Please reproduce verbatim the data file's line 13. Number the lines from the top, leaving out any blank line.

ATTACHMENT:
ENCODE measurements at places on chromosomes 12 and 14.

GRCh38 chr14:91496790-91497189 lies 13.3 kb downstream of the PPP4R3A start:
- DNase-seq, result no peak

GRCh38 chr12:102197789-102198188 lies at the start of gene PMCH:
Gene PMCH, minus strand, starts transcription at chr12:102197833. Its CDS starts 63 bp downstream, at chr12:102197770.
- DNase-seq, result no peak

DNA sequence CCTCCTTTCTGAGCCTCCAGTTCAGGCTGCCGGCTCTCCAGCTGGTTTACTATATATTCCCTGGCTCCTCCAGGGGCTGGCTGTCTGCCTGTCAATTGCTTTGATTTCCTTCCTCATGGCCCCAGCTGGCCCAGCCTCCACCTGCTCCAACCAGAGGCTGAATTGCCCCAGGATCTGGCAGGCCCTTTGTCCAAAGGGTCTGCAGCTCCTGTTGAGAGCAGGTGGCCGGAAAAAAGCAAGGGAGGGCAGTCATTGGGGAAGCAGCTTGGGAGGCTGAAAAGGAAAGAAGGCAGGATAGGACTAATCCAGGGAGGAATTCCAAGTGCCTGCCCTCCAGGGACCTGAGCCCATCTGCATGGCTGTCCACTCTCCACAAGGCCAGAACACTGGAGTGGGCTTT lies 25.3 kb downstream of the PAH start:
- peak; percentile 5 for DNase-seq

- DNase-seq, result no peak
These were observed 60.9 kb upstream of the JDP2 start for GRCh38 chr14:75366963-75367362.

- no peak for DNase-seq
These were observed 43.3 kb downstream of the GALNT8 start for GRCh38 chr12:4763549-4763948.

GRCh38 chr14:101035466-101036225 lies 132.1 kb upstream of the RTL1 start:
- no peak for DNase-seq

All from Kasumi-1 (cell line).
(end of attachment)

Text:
GRCh38 chr14:101035466-101036225 lies 132.1 kb upstream of the RTL1 start: